Day One in Tropea is drawing near an end and it’s been an experience. We’ve drunk too much wine, been mistaken for being the wives of senior citizens from Florida and discovered n’ duja.
Right now Layne and I should be enjoying dinner at some restaurant owned by the family of a guy who runs one of the Italian language schools in town. Layne, whose Italian is pretty impressive, begins one-on-one Italian lessons in the morning and I think I’ll take a week-long intensive course in a couple of weeks. (I need a week or two to do nothing.) We figure if we’re nice to the guy whom we met with today, he’ll give us a discount at school. But right now Layne is passed out from all of the wine. I was too until my alarm went off, signaling it was time to get up for dinner. It took all of my energy to get up from my wine-induced nap and take Lucy, who was sleeping comfortably with Layne, out for an evening stroll.
I doubt we’ll make it to dinner. It’s not as if we haven’t eaten and drank enough today. We were out of the apartment before noon, anxious to see Tropea, after arriving close to midnight.
Not that we let a late arrival keep us from hitting the town. No sooner had the realtor lugged my 70 pound suitcase up 73 steps and his friend hoisted Layne’s sizable bag above his head and done the same, that Layne and I hit the piazza for a nightcap. There is only one piazza in town and it’s just a block from us. We were happy to find it was alive so late on a Sunday night. Groups of Italians mingled outdoors in the cool air and American music entertained us. We took seats at one place and ordered a carafe of red wine and food — a panino for Layne and a plate of French fries for me. The choices were slim at that hour.
It wasn’t too long before an attractive Italian man from a nearby table tried to strike up a conversation with his admittedly bad English. His name was Pierro and let’s just say I hope to write more about him later for he was much more enjoyable to look at than our wine was to drink. Nonetheless, we polished off the wine.
There was a lot more wine on our agenda today. My how had I forgotten how much wine I can consume in Italy before sundown – and how to take a shower in a country where shower curtains don’t exist.
This morning, Layne, who lives in Rome, took a shower first and when I went in the bathroom after her, there were just two or three drops of water on the floor. After my shower, it looked like Hurricane Katrina had blown through. Water everywhere. But I do have a very long bathtub so maybe I will stick to that.
Not only do I have a great bathtub (most of you know how important that is to me), but a partial sea view from the wrap-around terrace and a nice view in general from all three bedrooms.
There’s no lavatrice, or washing machine, but that was fine with me once I found out there was wireless internet in the apartment I’ve rented for a month.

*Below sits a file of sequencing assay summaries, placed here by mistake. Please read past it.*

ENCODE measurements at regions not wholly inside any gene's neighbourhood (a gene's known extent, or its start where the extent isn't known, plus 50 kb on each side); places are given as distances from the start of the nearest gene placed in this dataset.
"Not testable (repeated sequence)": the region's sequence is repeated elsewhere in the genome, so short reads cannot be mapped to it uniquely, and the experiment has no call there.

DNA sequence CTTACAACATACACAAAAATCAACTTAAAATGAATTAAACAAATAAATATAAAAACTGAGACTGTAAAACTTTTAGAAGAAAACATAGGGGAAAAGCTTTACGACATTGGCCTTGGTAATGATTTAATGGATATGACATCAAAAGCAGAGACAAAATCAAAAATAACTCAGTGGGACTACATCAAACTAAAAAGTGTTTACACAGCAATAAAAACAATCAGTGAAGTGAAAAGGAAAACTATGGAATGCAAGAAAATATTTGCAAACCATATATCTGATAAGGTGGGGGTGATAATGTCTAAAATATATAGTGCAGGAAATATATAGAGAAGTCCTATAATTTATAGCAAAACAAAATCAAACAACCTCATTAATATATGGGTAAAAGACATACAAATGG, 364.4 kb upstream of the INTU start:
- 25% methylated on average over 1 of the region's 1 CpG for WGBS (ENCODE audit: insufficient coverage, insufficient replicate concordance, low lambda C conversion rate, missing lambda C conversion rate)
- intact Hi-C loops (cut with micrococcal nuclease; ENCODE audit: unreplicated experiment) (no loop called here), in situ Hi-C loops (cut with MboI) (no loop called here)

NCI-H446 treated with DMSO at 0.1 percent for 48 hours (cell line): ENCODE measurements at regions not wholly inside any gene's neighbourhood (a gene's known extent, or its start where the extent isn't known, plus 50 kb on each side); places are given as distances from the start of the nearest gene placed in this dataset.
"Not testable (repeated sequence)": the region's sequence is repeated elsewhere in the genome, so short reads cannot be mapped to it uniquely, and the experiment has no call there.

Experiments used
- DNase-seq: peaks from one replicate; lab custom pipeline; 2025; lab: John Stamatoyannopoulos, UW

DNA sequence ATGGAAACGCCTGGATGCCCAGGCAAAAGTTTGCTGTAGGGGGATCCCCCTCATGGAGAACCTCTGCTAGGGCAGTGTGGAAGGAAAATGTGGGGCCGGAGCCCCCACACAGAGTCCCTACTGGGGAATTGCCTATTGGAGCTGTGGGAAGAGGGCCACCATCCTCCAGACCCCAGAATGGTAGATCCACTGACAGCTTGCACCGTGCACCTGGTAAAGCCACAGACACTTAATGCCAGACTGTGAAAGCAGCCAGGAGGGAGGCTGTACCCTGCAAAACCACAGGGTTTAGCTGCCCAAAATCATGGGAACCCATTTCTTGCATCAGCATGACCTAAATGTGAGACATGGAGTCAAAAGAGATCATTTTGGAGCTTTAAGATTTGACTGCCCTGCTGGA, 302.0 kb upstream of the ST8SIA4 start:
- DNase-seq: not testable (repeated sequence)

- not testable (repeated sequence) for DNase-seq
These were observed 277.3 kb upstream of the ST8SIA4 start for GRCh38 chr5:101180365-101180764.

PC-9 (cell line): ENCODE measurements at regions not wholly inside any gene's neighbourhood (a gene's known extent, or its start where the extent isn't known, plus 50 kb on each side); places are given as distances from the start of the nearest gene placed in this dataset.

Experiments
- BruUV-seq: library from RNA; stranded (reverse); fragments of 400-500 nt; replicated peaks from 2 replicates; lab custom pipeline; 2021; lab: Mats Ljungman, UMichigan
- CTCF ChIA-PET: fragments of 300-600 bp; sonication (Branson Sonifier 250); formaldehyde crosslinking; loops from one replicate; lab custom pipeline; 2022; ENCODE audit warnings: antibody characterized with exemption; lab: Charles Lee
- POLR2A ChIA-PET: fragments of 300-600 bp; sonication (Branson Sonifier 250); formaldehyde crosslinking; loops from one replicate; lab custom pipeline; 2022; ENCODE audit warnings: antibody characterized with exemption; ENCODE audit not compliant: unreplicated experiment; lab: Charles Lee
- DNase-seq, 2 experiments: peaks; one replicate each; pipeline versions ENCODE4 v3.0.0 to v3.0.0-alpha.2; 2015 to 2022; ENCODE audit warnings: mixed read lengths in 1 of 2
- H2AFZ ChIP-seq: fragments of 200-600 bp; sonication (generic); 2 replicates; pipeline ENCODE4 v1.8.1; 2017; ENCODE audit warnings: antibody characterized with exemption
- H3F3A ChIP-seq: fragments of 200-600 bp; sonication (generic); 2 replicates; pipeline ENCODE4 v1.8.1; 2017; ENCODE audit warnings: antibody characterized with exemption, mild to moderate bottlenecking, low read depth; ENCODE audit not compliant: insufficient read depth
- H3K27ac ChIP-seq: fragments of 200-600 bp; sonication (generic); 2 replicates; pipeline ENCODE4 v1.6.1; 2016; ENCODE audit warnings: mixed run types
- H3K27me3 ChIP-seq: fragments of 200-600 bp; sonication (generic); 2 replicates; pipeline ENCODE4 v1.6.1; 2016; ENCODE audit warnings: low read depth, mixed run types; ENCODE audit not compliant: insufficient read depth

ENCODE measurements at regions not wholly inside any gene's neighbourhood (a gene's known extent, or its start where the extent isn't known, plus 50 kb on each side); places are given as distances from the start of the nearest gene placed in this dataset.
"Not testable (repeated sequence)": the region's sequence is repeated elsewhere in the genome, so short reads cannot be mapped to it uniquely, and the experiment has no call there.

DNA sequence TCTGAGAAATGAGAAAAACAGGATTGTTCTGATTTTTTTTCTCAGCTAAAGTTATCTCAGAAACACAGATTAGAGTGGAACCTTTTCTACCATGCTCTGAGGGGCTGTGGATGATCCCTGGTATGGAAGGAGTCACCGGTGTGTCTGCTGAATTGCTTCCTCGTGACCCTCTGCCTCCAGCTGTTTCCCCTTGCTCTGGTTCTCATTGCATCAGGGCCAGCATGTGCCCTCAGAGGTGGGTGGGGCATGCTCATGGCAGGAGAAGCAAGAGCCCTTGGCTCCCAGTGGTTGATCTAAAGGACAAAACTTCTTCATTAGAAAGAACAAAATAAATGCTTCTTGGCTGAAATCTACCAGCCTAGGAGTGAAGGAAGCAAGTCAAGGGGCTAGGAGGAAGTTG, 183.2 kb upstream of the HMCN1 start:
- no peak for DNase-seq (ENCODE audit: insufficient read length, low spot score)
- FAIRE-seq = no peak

The apartment was pretty much what I expected having seen photos online. Very bare bones and a lot of wasted space with long, wide corridors. Pretty tile in the kitchen and bathroom but furnishings so sparse they would seem luxurious in dorms at USC. But the bed is comfortable, the water is hot with good pressure and everything seems to work just fine – for now. I don’t even mind the 73 steps to my front door in this fourth floor walk up.
No sooner were we outside today that we encountered two elderly American men with cameras around their necks wearing white socks, tennis shoes and shorts, one in a Hawaiian shirt and matching caps, looking at a map. Frank and Rick, or Francesco and Ricardo as they wanted to call themselves, were from Sarasota, Fla., and staying in a nearby town. Their guide had dropped them off in Tropea with a map and they were exploring for a few hours. While the four of us chatted – they were most impressed with Layne being a lawyer in Rome – an Italian man walked by smoking and handed us fliers to a restaurant around the corner.
We parted ways with the senior citizens and eventually Layne and I decided to check out the restaurant. We were shocked to find out that Carmine, the guy who had given us the flyer, thought we were the wives of the old geezers! “We can do better than that!” I said, not bothering to speak in Italian as I have been doing to the locals.
Although we questioned Carmine’s intelligence (that’s him above with Layne), we did take him up on his suggestion to try n’ duja, a spicy sausage mixed with pepperoncini and pepperoni, with our bread. There it is below.
Our lunch dragged on for a couple of hours because we had a huge jug of wine to consume, a starter, pasta, dessert and grappa. And to think, the jug Layne holds below arrived full to the brim.
And I had to eat all of my ravioli scoglio.
After lunch, we explored the town some more, stopped for another glass of wine at a nearby bar then made a trip to the mercato to pick up staples like dishwashing liquid, water, toilet paper, paper towels, Martini bianco and, you’ve got it, bottles of wine. We rolled the dice and took the butcher’s suggestion for the hygiene-challenged olives left in the open air in a less than clean area rather than the ones in plastic containers. They were tasty!
Back at the apartment, we enjoyed sunset on the terrace and munched on mortadella (not Layne, who turns up her nose at swine), olives and nuts I brought from St. Tropez. We washed it down with another full bottle of wine, which knocked out both of us.
It doesn’t look like Layne will get up so I think I’ll call climb back in bed even though it’s not even 11 p.m. We’ve had a lot of wine today and tomorrow is another day. Undoubtedly, one filled with wine.